Top 10 invasive species spread by summer recreational activity in Canada

Top 10 invasive species spread by summer recreational activity in Canada

The invasive Eurasian Water-Milfoil (Ontario’s Invasive Species Awareness program)

TORONTO — As many Canadians head out to enjoy nature this summer, a conservation group is encouraging them not to take invasive species with them.

The Nature Conservancy of Canada says activities such as camping, hiking, biking, fishing, boating, horseback riding and driving ATVs can unintentionally spread invasive species into rivers, streams and forests.

The group has released a list of the top 10 invasive species spread through summer recreational activities.

Spotted knapweed: This aggressive invasive plant invades prairies, meadows and open woods. It can take over these habitats and reduce the number and diversity of native plants and animals. Each plant produces thousands of seeds that can be spread when they adhere to ATVs, horses, bikes, hiking boots and camping equipment.

Where it’s found: Yukon, British Columbia, Alberta, Saskatchewan, Manitoba, Ontario, Quebec, New Brunswick and Nova Scotia.

Garlic mustard: This biennial plant is rapidly spreading across Canada, into forests and woodlands. It can form dense stands that exclude native plants, and can impact forest regeneration. Garlic mustard can be spread when the small seeds adhere to boots and clothing.

Where it’s found: British Columbia, Alberta, Ontario, Nova Scotia, New Brunswick, Prince Edward Island, and Newfoundland and Labrador

Eurasian milfoil: Known as the “zombie plant,” this aquatic weed grows quickly in the spring, forming a thick mass of tangled stems under water. These stems get caught in boat propellers and rudders and reduce native aquatic plants and impact fish habitat. It is primarily spread when boats are moved by trailer between lakes.

Where it’s found: British Columbia, Manitoba, Ontario, Quebec, New Brunswick and Prince Edward Island

Round goby: This small, bottom-dwelling invasive fish was found in the Great Lakes in 1990 and is spreading. It reduces native fish populations by eating the eggs and young of species such as lake trout and smallmouth bass. Round goby can be spread when it’s used as bait, or when released upstream from dams and waterfalls.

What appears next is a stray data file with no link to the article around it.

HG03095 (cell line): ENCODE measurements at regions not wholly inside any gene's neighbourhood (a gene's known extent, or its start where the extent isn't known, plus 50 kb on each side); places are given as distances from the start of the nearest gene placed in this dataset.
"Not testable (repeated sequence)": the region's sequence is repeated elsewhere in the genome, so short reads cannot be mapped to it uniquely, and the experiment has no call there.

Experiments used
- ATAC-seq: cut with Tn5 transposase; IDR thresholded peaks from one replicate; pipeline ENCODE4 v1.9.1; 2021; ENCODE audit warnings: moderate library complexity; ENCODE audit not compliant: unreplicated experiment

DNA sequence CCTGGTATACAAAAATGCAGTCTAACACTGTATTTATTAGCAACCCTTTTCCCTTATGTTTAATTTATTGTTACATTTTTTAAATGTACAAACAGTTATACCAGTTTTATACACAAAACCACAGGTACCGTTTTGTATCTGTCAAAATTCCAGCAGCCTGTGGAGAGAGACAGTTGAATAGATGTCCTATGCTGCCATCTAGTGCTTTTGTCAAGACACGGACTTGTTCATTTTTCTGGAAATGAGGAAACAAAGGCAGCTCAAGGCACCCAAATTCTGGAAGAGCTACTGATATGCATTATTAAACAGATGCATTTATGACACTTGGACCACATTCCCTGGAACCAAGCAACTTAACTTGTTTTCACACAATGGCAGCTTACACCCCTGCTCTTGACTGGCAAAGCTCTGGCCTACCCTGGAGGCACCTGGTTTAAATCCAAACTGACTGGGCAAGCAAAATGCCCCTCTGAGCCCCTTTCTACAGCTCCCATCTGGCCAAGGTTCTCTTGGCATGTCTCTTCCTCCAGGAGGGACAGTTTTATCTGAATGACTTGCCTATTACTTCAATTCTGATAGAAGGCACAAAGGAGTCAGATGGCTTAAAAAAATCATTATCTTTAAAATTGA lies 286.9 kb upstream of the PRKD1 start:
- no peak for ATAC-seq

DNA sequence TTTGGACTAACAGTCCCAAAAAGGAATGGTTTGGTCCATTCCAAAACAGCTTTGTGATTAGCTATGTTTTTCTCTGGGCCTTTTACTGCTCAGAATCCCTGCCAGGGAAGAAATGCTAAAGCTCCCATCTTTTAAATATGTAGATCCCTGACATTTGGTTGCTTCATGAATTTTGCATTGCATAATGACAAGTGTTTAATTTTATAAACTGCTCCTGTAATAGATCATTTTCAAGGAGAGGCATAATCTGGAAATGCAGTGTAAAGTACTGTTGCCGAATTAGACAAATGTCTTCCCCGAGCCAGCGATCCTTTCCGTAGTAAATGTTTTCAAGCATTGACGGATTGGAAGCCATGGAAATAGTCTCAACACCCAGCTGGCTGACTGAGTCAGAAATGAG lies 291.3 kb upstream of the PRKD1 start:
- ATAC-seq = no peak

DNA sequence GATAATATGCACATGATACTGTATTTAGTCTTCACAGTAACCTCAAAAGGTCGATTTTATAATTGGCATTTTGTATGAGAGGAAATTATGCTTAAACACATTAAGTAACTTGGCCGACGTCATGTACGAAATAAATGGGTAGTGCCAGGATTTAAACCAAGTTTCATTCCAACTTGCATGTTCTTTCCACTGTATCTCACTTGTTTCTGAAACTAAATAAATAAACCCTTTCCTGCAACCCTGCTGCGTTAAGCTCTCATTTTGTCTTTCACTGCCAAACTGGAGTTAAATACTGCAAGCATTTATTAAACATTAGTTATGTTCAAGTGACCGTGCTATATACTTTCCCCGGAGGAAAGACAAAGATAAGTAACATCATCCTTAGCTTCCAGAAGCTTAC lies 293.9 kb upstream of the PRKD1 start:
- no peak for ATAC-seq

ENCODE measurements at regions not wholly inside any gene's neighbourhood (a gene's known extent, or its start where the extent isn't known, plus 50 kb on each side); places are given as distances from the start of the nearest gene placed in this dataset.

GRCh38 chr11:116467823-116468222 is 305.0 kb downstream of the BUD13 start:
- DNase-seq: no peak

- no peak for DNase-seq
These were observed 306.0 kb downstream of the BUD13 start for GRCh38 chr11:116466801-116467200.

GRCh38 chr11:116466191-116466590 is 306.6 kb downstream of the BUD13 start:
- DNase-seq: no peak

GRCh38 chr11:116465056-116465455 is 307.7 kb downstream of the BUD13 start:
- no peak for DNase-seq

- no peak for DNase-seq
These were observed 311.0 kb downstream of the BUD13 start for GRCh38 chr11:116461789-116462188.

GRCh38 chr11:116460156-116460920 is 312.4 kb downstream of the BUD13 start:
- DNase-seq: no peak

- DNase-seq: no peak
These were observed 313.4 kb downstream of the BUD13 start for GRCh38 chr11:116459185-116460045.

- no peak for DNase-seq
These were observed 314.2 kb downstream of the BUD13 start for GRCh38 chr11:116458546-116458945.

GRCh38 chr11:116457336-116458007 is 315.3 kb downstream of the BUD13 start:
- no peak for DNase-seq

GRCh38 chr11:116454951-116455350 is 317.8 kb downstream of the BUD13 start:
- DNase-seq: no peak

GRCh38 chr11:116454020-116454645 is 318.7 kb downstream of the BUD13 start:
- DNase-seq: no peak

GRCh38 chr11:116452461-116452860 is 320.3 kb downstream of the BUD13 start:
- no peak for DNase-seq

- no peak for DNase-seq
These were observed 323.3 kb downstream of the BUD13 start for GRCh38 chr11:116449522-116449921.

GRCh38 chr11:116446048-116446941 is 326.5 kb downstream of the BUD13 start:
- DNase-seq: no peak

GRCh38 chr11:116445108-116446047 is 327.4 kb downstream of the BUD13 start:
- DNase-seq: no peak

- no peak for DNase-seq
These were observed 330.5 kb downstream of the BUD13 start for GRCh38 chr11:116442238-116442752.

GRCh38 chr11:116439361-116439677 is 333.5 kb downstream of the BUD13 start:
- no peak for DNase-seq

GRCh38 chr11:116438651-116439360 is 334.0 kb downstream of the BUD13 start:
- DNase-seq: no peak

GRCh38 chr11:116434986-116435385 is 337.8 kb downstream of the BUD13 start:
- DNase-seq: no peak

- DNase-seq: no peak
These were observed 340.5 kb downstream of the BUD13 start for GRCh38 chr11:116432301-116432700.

Where it’s found: Great Lakes basin

Zebra and quagga mussels: These small freshwater mussels have been spreading across North America. They can completely cover the bottom of lakes, impacting fishes, native mussels and water quality. They are spread when they attach to boat hulls, trailers and motors that are moved between lakes.

Where it’s found: Ontario, Manitoba and Quebec

Emerald ash borer: This non-native invasive beetle has decimated tens of millions of ash trees and continues to spread rapidly. It can quickly kill large areas of ash trees, affecting forests, areas along streams, and rivers and urban forests. It has spread to some areas through people moving firewood that has been cut from infected ash trees.

Where it’s found: Manitoba, Ontario, Quebec and New Brunswick

Spiny waterflea: This small freshwater crustacean feeds on zooplankton in lakes. Spiny waterflea can alter the food chain and affect native fish populations. Large numbers of spiny waterfleas form a jelly-like mass that clogs fishing gear and other equipment. It is spread by water from infected boats or when bait buckets are moved between lakes.

Where it’s found: Ontario and Manitoba

European and Asian earthworms: Many people are surprised to hear that most of the earthworms they encounter are non-native and invasive, including the “night crawler” often found in gardens and used for bait. Invasive earthworms damage forests, as they change the soil chemistry and structure. Earthworms can be introduced to forests by anglers dumping their leftover bait on land or in the water, and vehicles can transport earthworms or cocoons in their tire treads.

Where it’s found: Throughout much of southern Canada

Whirling fish disease: This infectious invasive parasite affects salmon and trout. First found in Canada in 2016 in Alberta, this disease invades the fish’s cartilage and impairs its nervous system, which causes it to swim in a whirling pattern. It can be spread by moving infected fishes, bait or boats between lakes and rivers.

Where it’s found: Alberta

Domestic cats: Domestic cats can have a significant affect on populations of migratory birds, reptiles and small mammals, and are considered one of the world’s 100 most invasive species. Cats that are brought to cottages and camps can kill birds and other wildlife and should be kept indoors, or on a leash outside.

Where it’s found: Throughout Canada

Source: Nature Conservancy of Canada

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